Senators seek changes to ID requirements at borders

DETROIT — Some businesses and lawmakers are worried that new identification requirements going into effect today at the borders with Canada and Mexico could create confusion and delays, and discourage some people from making the trip.

Americans and Canadians will be required to show some document to prove citizenship beyond a driver’s license. In the past, some people entering the U.S. from Canada or Mexico simply had to declare their nationality.

Ron Smith, a spokesman for U.S. Customs and Border Protection in Detroit, which has the busiest northern border crossing, said the agency will provide a grace period for travelers without the extra ID and will hand out fliers explaining the changes.

“The first couple of days, weeks maybe, could add a few seconds to the inspection process. But once people become aware of these requirements, and we’re getting the word out to them … those minor delays should disappear,” Smith said.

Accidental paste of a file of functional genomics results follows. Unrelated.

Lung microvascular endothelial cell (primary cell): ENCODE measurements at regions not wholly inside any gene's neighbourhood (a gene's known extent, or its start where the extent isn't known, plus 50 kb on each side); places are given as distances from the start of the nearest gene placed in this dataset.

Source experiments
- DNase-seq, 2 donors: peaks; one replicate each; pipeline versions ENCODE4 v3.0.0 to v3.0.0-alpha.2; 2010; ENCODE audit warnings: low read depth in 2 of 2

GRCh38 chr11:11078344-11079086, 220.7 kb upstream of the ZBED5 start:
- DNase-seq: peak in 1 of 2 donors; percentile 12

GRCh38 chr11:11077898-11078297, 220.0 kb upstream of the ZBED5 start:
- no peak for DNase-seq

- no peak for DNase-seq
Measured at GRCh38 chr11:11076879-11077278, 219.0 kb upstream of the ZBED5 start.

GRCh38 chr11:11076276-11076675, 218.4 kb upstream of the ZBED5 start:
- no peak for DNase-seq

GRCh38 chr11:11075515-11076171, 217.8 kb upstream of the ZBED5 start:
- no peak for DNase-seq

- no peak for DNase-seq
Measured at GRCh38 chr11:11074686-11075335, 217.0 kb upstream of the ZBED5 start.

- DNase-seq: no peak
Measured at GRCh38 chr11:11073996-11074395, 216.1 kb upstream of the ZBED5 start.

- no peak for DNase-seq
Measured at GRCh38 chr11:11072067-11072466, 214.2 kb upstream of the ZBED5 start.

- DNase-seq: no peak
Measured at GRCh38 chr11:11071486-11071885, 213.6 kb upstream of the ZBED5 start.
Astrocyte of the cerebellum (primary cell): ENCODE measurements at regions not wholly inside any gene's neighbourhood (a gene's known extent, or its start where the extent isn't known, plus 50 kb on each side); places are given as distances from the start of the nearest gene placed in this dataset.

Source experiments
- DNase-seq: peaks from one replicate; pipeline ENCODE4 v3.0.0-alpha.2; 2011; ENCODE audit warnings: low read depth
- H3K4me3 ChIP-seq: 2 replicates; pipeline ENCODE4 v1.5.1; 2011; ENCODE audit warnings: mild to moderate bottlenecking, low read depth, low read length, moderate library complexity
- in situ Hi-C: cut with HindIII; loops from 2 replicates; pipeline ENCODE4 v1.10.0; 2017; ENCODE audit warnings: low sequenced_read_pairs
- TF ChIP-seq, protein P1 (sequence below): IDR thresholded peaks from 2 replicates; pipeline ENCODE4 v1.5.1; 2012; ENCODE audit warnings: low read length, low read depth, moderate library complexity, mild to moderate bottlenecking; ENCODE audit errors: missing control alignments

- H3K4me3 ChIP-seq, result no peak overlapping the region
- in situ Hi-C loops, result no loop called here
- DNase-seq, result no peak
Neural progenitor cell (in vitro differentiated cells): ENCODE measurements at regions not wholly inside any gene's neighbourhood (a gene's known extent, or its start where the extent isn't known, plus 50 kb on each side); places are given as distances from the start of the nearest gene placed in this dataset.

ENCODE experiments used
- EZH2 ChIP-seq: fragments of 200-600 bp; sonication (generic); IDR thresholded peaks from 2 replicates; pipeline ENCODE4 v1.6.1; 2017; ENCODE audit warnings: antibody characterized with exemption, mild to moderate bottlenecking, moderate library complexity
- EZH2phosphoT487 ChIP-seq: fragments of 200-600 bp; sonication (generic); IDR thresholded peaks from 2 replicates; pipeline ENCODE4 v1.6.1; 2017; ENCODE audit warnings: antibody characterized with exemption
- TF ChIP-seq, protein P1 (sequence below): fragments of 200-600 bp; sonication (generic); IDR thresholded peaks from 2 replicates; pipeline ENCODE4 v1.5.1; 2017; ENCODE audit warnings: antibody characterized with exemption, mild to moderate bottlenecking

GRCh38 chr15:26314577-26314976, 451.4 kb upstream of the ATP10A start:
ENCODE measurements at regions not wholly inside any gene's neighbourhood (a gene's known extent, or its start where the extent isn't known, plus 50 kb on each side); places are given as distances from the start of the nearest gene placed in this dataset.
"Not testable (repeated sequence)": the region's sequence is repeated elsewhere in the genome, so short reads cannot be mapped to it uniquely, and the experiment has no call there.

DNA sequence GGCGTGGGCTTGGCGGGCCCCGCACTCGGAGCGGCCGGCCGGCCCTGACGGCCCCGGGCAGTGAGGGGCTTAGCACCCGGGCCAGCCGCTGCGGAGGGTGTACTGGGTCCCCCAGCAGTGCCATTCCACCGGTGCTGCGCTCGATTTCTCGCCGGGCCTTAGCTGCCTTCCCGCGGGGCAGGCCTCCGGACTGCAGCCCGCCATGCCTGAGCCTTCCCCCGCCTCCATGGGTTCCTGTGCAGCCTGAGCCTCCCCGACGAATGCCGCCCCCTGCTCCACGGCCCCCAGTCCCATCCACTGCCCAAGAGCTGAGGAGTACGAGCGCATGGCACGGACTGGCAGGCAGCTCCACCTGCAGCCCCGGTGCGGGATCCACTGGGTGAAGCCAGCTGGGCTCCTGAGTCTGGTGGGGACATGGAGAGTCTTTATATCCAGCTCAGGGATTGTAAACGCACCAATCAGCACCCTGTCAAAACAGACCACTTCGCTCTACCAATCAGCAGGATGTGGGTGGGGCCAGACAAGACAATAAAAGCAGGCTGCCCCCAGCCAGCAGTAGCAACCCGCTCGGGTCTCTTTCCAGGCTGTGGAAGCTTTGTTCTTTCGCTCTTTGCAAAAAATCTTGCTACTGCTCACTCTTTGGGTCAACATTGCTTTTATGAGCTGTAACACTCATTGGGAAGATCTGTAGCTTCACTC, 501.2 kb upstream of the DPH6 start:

Earlier this week, 19 senators said in a letter to the Department of Homeland Security that commerce will be stifled and lives disrupted if federal officials proceed with the new requirements.

People who regularly cross the border at Rouses Point, N.Y., appeared to know about the changes. While not everyone has the needed paperwork, they said they were ready to comply, particularly Canadians who cross to save nearly $1 a gallon for gas.

At the San Diego border crossing, the nation’s busiest, the new rules have fueled concerns about longer waiting times.

Oscar Franco of San Diego, who visits Tijuana several times a week to see family, worries that his 4- and 6-year-old children won’t be able to cross on their birth certificates alone. (The new rules don’t apply to people 18 years and younger.)

“I have two little ones and I don’t know if they need a photo ID, or any other kind of ID,” said, Franco, 45, after waiting 90 minutes in his car.

In Texas, El Paso City Councilman Steve Ortega thinks the rules will reduce American travel in far West Texas, at least at first. “Over the long term, you will see the numbers start to rise up again once people get used to the new requirements,” he said.

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